Sometimes we see the results of our prayer. Maybe we receive a favor we asked for, we get the grace to do something difficult, or we experience consolation. When this happens, we thank God, of course. But the truth is, most of the time we will not see any results of our prayer — but that’s perfectly OK. For we do not pray to get results. We do not pray to get anything. We pray to love Someone. We also pray to become someone: the person God is calling us to be. Ordinarily we become that person not by dramatic leaps and bounds, but rather by barely noticeable baby steps.
4) The only way you can fail at prayer is to not show up. - Thomas Keating
If we keep showing up for prayer, we have not failed at prayer — even if we feel our prayer is inferior, difficult, or boring. If we persevere in prayer, that in itself is a wonderful grace. In this regard we should remember that when we read all the teachings of Jesus on prayer, we find one recommendation repeated constantly: perseverance. The person who prays well, then, is the one who keeps showing up for prayer, the one who perseveres.
5) A lot of trouble about prayer would disappear if only we realized — really realized — that we go to pray not because we love prayer, but because we love God. - Hubert van Zeller
In everything I have said about prayer, we must remember that prayer is not an end in itself. It is only a means to an end. The end of prayer is love of God and the fulfilling of God’s will. The end is, as I quoted earlier, “the meeting of two loves.” CD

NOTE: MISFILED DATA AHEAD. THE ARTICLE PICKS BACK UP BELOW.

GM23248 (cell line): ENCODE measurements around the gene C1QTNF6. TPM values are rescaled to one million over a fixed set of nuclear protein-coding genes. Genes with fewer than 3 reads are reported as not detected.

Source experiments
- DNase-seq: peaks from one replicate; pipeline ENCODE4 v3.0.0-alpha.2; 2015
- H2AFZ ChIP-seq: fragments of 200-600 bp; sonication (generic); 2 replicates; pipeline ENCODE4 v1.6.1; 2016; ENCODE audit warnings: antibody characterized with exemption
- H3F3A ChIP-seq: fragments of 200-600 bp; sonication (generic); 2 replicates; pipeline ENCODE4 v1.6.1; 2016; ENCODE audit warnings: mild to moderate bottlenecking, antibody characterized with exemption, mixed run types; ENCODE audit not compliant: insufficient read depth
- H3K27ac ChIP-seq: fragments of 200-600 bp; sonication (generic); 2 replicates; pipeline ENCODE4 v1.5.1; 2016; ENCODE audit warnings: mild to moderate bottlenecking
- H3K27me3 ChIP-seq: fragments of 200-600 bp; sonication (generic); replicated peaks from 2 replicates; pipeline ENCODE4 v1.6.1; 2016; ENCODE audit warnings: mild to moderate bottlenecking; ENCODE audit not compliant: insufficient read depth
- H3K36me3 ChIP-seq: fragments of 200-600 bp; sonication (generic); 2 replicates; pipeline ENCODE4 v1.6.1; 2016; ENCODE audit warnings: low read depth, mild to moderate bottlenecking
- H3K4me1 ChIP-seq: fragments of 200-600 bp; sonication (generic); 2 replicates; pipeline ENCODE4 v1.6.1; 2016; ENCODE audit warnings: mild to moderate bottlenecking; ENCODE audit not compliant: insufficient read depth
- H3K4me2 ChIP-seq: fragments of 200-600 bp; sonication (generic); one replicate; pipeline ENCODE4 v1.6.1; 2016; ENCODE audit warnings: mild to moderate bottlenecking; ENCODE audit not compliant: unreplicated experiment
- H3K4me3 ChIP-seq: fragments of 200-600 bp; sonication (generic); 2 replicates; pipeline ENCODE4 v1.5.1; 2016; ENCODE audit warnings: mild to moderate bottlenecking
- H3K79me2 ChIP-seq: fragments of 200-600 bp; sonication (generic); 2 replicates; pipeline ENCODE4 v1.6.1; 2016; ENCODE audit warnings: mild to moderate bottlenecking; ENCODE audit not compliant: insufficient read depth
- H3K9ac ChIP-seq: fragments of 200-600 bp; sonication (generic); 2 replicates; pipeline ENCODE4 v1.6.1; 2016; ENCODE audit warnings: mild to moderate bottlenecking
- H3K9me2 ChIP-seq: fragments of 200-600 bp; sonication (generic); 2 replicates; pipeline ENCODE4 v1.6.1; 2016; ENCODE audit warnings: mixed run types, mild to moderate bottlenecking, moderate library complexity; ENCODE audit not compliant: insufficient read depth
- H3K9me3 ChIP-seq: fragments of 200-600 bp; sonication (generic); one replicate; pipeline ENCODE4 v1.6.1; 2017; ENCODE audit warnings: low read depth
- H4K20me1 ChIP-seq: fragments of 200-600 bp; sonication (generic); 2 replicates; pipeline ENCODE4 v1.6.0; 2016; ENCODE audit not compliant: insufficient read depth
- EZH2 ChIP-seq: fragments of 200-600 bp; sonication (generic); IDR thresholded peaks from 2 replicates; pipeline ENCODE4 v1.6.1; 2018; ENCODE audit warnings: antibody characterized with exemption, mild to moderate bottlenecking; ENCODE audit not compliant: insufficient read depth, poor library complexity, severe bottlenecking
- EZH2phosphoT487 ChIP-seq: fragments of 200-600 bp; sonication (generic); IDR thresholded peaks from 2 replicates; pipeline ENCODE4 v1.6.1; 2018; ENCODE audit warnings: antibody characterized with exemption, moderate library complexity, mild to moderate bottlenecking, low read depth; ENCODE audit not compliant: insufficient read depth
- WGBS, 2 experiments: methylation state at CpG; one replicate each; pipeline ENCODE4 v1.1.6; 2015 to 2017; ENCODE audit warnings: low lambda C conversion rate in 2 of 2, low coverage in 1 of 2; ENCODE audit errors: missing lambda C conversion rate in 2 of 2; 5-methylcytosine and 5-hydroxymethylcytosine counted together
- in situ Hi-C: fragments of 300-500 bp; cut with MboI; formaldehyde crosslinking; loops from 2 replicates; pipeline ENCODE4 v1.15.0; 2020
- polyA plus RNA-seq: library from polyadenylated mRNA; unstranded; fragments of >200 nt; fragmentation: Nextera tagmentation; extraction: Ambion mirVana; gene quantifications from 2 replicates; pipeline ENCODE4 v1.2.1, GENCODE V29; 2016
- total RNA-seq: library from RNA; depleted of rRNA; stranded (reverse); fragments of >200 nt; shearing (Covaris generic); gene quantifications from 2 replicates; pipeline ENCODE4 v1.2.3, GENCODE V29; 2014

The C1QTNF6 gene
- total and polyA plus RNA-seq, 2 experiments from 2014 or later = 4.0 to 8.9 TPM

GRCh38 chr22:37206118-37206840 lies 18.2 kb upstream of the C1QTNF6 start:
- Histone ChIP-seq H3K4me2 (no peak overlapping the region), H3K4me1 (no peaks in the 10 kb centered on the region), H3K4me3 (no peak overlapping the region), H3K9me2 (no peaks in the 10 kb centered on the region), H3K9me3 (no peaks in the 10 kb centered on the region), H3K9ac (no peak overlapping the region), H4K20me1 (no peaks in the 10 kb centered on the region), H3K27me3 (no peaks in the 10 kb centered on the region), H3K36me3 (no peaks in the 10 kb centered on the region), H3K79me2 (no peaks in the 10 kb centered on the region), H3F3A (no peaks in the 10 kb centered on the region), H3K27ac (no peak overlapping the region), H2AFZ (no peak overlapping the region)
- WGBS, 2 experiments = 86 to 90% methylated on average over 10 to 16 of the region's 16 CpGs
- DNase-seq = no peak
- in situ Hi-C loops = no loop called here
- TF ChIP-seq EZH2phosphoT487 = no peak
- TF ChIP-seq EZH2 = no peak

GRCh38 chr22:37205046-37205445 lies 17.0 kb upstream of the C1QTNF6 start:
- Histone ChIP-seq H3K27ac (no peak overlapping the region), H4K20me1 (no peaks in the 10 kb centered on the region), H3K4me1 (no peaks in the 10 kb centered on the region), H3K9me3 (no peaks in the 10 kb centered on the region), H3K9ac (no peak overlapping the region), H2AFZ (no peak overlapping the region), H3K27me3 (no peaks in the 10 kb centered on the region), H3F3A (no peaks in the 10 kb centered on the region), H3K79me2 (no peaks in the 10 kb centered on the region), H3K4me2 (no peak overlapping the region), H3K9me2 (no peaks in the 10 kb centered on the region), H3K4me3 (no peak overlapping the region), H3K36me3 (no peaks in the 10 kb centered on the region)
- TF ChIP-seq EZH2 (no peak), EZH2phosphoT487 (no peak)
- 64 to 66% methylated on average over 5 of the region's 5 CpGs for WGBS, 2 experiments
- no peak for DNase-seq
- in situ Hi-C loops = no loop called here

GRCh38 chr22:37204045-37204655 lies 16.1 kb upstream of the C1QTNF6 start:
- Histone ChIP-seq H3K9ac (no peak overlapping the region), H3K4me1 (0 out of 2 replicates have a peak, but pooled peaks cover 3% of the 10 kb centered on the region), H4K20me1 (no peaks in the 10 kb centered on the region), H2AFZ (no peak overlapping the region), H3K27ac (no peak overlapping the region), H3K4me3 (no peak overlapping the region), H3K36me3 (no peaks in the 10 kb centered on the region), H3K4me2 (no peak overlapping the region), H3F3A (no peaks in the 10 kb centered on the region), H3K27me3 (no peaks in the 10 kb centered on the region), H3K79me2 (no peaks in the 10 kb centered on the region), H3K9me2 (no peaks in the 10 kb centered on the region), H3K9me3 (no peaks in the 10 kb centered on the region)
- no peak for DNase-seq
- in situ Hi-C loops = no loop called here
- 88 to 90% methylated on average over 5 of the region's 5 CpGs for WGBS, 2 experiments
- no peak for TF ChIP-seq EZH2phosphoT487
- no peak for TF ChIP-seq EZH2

From Traits of a Healthy Spirituality (Twenty-third Publications, 23rdpublications.com, 800-321-0411).
Teach Me to Pray
Loving God, teach me to pray.
Teach me to lift my mind and heart to You,
to converse with You,
to allow a meeting of our two loves.
Help me to be honest in my prayer,
expressing to You
my deepest needs and desires.
Help me to keep showing up for prayer even when I think my prayer is inferior, difficult, or boring.
Keep reminding me
that any place is a good place
to converse with You.
God, I thank You for the times
my prayer has been consoling,
and I thank You for the times
it has been disturbing —
those times You have invited me
to change my mind, my attitude, my plans.
And may I always remember
that I pray not to get results,
but to love You
and to become the person
You are calling me to become,
step by baby step.